On June 19, 2019, the Environmental Protection Agency (EPA) issued its final "Affordable Clean Energy Plan," (ACE), which represents the current Administration's attempt to tackle greenhouse gas (GHG) emissions from the electric power sector. At the same time, the EPA repealed the Obama Administration's signature climate change regulation, the "Clean Power Plan," and with it, more stringent requirements for curbing GHG emissions from coal-fired power plants. These were formally published in the Federal Register on July 8, 2019.
Both regulations are meant to carry out EPA's obligation under Section 111(d) of the Clean Air Act to regulate air pollution from existing stationary sources. In December 2009, the EPA made an "endangerment finding" that found that greenhouse gas emissions threaten health and the human environment, triggering its responsibility under Section 111(d).
The Clean Power Plan (CPP), carrying out that responsibility, was proposed in June 2014 and finalized in August 2015. With an overall goal of reducing CO2 emissions from the electric power sector by 32% over 2005 levels by 2030, it required states to meet specific CO2 reduction targets by either (a) increasing the generating efficiency of coa-fired power plants, (b) substituting natural gas for coal, or (c) substituting renewables or other low-carbon sources of power. It also required the states to require any remaining coal-fired power plants within their borders to limit their CO2 emissions to 771 pounds of CO2 per megawatt hour (MWh) of electricity producted (for stationary combustion turbines) or 1305 pounds of CO2 per MWH (for electric generating units).
The CPP never went into effect, as it was subject to instant legal attack, and was stayed by the Supreme Court in February 2016.
The ACE is the Trump Administration's replacement for the CPP. It contains two major changes from the CPP's approach: First, it dispenses altogether with the requirement that states reduce CO2 emissions from the electric power sector by 32% by 2030. Second, it dispenses with the specific efficiency improvements for existing electric power plants called for in the CPP, calling only on the states to require existing coal-fired power plants within their borders to impose some form of heat-rate reduction to bring down the amount of CO2 they emit per MWh of electricity produced.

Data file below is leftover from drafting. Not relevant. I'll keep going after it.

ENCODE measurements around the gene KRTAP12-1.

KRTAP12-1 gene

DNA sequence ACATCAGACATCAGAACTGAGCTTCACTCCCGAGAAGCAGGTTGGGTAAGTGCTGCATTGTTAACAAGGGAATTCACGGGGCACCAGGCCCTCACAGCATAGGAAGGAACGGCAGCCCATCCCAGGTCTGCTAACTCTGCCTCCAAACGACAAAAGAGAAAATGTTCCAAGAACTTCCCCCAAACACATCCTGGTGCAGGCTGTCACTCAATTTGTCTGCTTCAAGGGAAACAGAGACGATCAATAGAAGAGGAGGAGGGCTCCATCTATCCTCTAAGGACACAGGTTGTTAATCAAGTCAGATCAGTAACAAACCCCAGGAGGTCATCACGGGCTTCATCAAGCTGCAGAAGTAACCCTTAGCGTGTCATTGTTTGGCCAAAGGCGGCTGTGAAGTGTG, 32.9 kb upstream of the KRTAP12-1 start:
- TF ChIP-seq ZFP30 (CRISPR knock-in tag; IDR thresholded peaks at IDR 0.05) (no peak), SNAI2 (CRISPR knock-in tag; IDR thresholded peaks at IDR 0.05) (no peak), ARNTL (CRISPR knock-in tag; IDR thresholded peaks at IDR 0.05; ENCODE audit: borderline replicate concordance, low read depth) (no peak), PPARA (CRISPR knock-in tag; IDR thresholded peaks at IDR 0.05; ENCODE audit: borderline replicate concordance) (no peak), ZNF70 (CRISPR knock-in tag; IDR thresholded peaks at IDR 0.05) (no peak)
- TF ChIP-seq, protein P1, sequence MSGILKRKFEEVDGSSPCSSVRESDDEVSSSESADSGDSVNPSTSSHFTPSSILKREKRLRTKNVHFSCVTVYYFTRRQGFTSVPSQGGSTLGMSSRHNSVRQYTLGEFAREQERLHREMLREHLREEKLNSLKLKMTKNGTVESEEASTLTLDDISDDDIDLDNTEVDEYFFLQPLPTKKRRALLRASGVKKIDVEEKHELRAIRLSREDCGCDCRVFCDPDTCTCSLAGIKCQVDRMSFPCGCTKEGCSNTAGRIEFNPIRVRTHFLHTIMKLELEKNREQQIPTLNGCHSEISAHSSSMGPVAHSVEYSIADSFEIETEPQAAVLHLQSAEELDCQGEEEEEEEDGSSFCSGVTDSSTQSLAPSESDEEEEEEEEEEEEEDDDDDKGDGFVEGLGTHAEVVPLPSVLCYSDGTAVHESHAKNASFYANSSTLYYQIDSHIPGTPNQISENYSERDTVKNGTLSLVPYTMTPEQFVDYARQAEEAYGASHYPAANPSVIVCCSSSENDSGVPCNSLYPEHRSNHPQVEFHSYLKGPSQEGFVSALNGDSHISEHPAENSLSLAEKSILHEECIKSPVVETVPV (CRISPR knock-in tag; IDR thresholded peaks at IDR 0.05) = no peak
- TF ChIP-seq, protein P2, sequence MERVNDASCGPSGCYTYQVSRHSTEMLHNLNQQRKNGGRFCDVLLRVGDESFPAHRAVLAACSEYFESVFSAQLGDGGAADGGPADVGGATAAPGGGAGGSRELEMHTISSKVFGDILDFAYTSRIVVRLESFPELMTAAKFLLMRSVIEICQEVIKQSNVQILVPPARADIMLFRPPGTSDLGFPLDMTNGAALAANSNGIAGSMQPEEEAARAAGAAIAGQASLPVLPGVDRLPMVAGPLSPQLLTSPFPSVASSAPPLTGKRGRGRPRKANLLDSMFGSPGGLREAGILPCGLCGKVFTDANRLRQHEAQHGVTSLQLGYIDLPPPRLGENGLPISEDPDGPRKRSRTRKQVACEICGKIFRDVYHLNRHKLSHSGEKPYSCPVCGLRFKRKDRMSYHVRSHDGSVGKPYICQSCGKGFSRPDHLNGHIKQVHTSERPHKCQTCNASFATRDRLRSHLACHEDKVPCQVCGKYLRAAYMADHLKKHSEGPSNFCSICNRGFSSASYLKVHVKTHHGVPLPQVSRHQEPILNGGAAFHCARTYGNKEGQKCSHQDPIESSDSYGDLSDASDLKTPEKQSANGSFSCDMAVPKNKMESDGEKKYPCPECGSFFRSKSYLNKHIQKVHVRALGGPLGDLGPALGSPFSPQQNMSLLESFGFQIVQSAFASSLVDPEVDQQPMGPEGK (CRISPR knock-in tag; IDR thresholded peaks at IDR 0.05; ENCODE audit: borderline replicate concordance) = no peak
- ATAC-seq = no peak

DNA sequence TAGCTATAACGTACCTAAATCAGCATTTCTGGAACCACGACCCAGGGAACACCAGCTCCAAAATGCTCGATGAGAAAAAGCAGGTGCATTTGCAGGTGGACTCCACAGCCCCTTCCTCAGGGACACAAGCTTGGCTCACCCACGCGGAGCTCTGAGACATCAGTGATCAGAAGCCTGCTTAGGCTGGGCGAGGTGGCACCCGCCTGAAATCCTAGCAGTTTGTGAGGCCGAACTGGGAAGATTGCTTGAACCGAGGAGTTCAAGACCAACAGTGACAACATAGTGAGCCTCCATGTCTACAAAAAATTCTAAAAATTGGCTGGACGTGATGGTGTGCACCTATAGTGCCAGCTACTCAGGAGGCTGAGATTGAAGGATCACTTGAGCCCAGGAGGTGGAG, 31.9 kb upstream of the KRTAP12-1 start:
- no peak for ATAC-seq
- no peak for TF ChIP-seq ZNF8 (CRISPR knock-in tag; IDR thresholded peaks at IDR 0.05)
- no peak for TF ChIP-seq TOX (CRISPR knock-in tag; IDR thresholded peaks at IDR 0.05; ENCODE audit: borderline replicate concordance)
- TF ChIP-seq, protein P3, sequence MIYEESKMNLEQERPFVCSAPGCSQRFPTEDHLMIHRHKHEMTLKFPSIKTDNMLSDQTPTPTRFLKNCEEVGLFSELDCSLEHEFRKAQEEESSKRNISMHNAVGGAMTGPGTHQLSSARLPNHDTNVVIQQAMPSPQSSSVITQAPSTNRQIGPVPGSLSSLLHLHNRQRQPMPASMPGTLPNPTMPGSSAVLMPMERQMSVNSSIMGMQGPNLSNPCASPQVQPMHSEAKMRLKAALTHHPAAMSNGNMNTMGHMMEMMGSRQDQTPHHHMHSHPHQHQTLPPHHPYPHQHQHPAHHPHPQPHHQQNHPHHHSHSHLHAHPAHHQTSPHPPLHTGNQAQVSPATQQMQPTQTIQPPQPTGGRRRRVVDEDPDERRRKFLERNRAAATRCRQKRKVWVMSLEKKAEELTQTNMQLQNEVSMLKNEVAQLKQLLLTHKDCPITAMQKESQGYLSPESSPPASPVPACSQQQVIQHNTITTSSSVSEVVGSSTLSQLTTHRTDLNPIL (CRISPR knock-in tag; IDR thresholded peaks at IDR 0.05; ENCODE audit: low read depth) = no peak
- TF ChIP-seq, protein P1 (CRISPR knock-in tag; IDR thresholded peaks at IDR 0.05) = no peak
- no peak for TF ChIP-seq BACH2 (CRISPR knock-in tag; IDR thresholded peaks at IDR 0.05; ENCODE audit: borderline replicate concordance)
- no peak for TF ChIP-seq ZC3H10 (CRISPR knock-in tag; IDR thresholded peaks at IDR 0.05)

The first change will have little effect on US CO2 emissions, as emissions were already down 28% compared to 2005 levels by 2017, and are projected to be down 38%-42% over the next few years.
The second change will have more of an impact, as the US will lose an opportunity to impose a strict limit on CO2 emissions from remaining coal-fired power plants, which would have driven emissions down further. This will also mean that co-benefits, in the form of reduced conventional air pollutants that would have been reduced as a side effect of the efficiency improvements, will not be realized.
The cost-benefit analysis accompanying the final ACE rule predicts that its looser heat-rate reduction requirements will still reduce CO2 emissions by 11 million tons compared to business as usual. This is far less thant the reductions that would have been realized under the CPP--not to mention the 13-30 million tons of CO2 emissions reductions predicted when EPA issued the proposed ACE rule last year.
Environmental and public health groups have universally condemned the final ACE rule. As soon as the rule was published in the Federal Register on July 8, 2019, the American Lung Association and the American Public Health Association, represented by the Clean Air Task Force, filed the first lawsuit challenging the rule.